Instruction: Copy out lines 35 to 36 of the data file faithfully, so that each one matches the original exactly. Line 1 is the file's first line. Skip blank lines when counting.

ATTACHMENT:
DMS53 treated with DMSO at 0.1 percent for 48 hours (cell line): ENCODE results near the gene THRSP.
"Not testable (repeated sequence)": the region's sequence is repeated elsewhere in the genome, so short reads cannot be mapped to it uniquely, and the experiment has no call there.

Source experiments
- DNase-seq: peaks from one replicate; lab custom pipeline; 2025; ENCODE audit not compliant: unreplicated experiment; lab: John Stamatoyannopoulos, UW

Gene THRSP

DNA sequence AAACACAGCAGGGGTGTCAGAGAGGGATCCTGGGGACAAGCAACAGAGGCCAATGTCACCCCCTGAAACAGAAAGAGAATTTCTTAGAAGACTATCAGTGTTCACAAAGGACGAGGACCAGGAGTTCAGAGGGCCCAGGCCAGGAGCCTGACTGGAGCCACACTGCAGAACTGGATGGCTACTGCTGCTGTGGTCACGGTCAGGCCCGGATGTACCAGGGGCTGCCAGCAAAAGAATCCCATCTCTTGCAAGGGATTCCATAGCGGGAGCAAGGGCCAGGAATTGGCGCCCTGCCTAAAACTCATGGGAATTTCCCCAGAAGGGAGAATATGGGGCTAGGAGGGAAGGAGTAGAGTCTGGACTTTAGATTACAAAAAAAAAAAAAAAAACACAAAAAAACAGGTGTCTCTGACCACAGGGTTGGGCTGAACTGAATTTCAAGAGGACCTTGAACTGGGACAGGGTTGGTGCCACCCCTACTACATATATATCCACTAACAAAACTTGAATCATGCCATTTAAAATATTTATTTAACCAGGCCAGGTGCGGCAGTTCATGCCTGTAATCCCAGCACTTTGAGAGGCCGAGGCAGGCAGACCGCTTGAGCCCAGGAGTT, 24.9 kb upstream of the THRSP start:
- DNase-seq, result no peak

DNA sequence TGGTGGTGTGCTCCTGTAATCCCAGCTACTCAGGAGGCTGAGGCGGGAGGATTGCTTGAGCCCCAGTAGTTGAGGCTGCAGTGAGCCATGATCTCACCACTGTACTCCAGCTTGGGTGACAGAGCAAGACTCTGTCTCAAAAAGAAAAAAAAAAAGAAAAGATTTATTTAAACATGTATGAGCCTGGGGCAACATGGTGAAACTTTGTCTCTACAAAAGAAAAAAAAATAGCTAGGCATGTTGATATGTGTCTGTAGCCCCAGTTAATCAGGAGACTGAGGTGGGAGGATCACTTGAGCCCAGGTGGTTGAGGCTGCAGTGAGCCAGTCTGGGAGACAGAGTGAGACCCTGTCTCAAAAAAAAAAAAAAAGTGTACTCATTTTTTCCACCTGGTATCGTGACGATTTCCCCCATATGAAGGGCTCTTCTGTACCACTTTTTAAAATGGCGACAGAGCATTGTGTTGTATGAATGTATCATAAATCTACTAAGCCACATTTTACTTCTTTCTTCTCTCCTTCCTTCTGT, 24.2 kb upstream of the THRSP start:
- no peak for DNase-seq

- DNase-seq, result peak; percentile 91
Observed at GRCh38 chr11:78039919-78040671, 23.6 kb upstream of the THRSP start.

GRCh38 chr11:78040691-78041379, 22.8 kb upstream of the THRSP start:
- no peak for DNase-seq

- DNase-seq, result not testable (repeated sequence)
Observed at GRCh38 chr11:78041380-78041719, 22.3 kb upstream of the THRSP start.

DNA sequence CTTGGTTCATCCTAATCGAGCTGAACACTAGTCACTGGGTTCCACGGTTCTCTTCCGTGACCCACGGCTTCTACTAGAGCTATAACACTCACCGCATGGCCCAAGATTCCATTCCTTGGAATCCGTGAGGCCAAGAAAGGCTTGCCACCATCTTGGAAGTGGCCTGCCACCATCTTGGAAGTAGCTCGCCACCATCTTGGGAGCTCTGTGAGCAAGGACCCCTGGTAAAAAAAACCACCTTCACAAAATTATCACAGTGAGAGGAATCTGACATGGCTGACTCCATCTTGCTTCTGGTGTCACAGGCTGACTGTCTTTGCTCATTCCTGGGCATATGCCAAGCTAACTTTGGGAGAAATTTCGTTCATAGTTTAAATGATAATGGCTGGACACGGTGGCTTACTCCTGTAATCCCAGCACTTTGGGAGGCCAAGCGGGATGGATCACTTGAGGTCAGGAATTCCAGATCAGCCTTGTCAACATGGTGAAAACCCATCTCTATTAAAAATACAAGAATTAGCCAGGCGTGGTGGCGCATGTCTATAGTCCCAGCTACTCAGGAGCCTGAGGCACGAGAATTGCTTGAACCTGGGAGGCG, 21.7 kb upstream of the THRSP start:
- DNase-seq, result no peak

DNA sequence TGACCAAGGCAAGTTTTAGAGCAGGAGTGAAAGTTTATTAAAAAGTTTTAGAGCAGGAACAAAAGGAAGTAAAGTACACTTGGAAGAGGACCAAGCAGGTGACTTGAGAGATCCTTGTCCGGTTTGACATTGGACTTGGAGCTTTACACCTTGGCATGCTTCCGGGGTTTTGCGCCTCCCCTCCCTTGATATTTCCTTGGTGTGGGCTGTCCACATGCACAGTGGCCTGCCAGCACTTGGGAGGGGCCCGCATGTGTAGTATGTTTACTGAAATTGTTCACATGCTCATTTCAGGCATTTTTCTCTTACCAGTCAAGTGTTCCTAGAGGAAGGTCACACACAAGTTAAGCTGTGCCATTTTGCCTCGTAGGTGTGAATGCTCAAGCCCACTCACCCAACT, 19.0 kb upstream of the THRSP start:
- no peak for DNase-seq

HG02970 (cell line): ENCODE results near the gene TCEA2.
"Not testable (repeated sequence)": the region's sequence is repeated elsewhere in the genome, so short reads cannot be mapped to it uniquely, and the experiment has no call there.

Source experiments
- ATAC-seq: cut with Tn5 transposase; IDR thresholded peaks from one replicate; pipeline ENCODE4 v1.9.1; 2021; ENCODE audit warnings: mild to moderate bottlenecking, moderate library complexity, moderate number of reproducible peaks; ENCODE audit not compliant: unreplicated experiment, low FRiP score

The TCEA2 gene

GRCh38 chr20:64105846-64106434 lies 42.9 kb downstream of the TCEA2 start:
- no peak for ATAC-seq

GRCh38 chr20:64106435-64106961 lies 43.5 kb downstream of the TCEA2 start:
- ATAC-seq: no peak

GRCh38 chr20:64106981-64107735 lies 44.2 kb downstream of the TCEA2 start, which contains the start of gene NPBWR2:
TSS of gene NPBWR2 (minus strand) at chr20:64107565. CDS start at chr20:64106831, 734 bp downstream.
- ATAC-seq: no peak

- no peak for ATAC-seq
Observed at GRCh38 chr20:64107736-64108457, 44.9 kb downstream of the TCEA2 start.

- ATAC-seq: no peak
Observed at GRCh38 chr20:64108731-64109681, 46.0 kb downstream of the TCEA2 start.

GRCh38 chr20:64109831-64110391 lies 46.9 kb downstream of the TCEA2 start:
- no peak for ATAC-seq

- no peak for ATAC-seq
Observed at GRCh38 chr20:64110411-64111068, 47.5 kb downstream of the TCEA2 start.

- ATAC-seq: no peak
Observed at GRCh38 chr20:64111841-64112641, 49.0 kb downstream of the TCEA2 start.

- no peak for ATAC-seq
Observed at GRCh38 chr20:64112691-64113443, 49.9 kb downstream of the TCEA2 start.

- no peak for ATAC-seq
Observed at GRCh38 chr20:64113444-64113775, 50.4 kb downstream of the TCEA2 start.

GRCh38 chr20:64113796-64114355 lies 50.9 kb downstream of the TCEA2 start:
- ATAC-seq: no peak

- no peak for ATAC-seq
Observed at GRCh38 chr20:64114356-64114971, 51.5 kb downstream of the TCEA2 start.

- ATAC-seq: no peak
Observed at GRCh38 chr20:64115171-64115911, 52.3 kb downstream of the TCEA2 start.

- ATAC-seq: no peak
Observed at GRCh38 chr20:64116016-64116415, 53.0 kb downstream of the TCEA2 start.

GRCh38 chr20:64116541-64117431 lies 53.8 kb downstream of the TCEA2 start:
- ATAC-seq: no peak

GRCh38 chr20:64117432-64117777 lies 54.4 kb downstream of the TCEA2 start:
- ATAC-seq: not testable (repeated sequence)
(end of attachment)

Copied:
Observed at GRCh38 chr20:64108731-64109681, 46.0 kb downstream of the TCEA2 start.

GRCh38 chr20:64109831-64110391 lies 46.9 kb downstream of the TCEA2 start: